Tag Archives: the punishment of gaza

Gideon Levy packs them in at Amnesty

Snow/Levy

Snow/Levy

I went to hear Gideon Levy talk at Amnesty in London last night. He’s in the UK to promote his book The Punishment of Gaza and last night he was in conversation with John Snow (Snow presents Channel 4’s Seven O’clock news and seems fond of chairing anti-Israel events).

It was nice to be actually let in unlike my last attempt. This event was co-presented by Palestine Solidarity Campaign and Jews for Justice for Palestinians, the latter organisation being more open to dialogue than some might give credit.

I hope being barred from a public debate on Israel/Palestine because people don’t like what I write won’t become de rigeur, but you never know.

Back to Levy. From what I had read about this tour I was expecting the devil incarnate to walk into the packed auditorium breathing fire from its nostrils. It didn’t happen.

Maybe in my old age I am becoming desensitised to the ubiquitous unsubstantiated accusations of racism and apartheid that are made, like they were last night, against Israel that they don’t anger me anymore.

Maybe I was softened up by Levy’s claim that he is an Israeli patriot: “All I do is care about Israel. I’ve used my journalistic career for a better Israel, not against Israel. I love Gaza but have not been alowed to go there since December 2006. I asked Ehud Barak why Israeli journalists are not allowed in Gaza and he said he didn’t know they weren’t allowed in.”

Levy saw Operation Cast Lead (OCL) not as a war but as a brutal operation against a civilian population.

He thinks OCL was the turning point of world public opinion which is now “less tolerant of Israeli violence and aggression. Look at the flotilla. We now do what we want wherever we want, for example in international waters, with force as the first option. The Israeli general in charge of the flotilla operation has said that next time we will use snipers.”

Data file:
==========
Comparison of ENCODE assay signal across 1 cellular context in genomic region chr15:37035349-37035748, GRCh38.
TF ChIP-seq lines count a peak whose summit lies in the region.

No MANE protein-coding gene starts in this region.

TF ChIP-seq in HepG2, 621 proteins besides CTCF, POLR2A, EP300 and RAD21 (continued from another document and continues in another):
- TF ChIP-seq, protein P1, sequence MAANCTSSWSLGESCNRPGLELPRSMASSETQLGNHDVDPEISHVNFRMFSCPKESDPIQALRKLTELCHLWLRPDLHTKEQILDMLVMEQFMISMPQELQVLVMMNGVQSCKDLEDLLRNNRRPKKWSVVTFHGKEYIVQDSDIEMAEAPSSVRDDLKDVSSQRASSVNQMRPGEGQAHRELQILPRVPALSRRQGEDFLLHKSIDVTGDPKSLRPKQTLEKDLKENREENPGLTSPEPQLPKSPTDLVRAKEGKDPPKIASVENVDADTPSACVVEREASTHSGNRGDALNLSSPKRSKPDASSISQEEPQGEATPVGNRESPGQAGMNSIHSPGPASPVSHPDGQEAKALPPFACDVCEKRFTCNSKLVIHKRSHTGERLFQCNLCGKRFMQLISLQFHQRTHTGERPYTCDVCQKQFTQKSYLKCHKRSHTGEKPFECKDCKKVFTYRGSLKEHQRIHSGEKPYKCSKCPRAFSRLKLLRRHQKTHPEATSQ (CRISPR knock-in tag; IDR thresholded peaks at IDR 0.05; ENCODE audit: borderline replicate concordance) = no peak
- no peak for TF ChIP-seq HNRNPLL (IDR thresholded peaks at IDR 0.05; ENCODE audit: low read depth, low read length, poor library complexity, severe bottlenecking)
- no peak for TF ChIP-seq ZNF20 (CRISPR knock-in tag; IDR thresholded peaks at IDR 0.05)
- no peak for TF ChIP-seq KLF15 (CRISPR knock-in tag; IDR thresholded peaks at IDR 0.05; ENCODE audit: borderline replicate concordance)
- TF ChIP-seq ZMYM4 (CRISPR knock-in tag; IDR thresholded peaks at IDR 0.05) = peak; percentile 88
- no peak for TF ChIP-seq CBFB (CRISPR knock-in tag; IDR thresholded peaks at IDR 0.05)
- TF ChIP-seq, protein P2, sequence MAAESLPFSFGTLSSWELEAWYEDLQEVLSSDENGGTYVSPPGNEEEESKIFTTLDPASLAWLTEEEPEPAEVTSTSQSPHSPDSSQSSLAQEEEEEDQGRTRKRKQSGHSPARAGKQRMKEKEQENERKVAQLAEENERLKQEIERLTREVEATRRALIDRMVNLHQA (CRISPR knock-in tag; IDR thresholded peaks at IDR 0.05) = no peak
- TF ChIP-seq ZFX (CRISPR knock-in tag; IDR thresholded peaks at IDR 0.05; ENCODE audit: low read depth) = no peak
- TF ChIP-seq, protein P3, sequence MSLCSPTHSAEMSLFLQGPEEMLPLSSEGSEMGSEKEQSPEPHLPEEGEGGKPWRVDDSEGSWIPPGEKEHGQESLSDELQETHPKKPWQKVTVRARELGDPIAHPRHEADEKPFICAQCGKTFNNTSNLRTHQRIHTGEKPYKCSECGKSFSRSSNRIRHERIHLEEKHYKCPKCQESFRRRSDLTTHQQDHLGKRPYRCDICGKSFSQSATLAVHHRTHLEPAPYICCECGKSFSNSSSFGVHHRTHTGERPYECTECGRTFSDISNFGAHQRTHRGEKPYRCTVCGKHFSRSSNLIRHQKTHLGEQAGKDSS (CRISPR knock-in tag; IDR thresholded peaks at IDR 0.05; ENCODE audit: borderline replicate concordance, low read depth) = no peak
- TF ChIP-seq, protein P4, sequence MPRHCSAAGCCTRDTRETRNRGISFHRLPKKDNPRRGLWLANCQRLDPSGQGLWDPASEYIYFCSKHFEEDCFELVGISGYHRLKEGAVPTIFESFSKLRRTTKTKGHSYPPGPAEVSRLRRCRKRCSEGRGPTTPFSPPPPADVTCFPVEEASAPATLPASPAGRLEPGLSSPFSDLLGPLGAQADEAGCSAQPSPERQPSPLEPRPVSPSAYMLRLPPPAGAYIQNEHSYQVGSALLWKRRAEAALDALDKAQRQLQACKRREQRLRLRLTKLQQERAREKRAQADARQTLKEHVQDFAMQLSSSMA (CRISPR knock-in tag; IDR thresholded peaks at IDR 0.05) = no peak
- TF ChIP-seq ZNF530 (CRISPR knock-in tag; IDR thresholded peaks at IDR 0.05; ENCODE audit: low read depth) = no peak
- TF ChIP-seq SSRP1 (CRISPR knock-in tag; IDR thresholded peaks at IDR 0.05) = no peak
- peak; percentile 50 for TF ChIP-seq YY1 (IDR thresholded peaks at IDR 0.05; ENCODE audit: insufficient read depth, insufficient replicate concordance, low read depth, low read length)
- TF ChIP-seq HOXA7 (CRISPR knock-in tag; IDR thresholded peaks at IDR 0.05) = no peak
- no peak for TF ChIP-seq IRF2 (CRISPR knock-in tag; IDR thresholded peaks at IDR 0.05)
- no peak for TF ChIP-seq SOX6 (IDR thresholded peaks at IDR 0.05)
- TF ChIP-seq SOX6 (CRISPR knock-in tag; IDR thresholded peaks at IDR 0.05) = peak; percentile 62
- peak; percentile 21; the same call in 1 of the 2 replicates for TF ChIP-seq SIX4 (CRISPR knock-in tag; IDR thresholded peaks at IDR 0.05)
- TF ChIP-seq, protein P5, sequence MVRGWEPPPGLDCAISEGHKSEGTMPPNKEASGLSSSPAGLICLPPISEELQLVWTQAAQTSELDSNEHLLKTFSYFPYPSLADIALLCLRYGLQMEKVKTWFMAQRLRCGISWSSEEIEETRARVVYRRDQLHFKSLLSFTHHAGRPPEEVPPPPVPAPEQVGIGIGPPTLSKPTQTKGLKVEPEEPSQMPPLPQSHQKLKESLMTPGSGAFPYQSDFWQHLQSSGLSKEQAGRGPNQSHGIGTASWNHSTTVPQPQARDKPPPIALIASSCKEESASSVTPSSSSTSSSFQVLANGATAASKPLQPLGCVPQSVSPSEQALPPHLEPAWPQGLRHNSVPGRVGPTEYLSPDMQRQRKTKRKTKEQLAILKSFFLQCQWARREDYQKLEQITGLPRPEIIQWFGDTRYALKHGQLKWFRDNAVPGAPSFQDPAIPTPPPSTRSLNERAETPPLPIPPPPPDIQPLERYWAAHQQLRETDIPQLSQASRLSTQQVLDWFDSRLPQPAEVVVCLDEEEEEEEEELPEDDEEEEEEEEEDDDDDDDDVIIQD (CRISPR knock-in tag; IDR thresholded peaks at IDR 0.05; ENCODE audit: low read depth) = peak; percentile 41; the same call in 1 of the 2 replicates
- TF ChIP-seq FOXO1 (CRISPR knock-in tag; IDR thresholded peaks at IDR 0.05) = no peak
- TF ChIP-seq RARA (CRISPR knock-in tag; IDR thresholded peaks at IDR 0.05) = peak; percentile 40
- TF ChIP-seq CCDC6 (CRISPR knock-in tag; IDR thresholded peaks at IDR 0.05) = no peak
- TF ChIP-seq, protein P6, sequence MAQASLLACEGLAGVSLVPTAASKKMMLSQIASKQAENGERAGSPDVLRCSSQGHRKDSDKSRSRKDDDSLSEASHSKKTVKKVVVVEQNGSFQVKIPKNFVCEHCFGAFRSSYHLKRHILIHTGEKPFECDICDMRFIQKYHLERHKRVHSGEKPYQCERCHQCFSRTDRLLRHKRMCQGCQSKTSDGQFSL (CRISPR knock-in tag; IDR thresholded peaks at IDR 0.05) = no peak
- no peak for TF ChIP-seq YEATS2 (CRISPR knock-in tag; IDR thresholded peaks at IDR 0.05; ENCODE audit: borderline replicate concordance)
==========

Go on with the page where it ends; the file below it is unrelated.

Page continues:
(Levy obviously hadn’t seen the BBC’s Death in the Med in which Jane Corbin concluded that that the Mavi Marmara’s bid to break the naval blockade wasn’t really about bringing aid to Gaza but it was a political move designed by the Islamist organisation IHH and others to put pressure on Israel and the international community. Corbin had just reported that two thirds of the medicines being transported to the people of Gaza by the flotilla were out of date and useless.)

He paid tribute to the fact that Israel was always the first on the scene to help in international crises like in Mexico, Turkey and Haiti.

“There have been worse occupations in history but not where the occupier felt so good about itself. We are the first occupiers in the world to say that we are the victim and Israelis believe the IDF is the most moral army in the world, ” he said.

He asked: “How can an occupation by a democratic society last for 42 years? How do Israelis live with it?”

He answered: “We were trained to think we are very moral but that Palestinians were not human beings like us. Dehumanisation is the only tool which enables us to maintain the occupation and feel good about ourselves. It is wall-to-wall now. Even the peaceniks don’t feel the Palestinians are human beings”.

He told us how two Israeli dogs being killed during OCL garnered more media coverage than the deaths of hundreds of Palestinians. The dogs’ funerals and interviews with the owners were all over the front pages while Palestinian deaths were only mentioned on pages 15 and 16: “In Israel two Israeli dogs are worth more than hundreds of Palestinians,” he concluded.

(Had Levy picked up a British newspaper recently or logged on to the internet he would see that while people are dying in Pakistan from the terrible floods we are obsessed by a woman who dumped a cat in a bin.)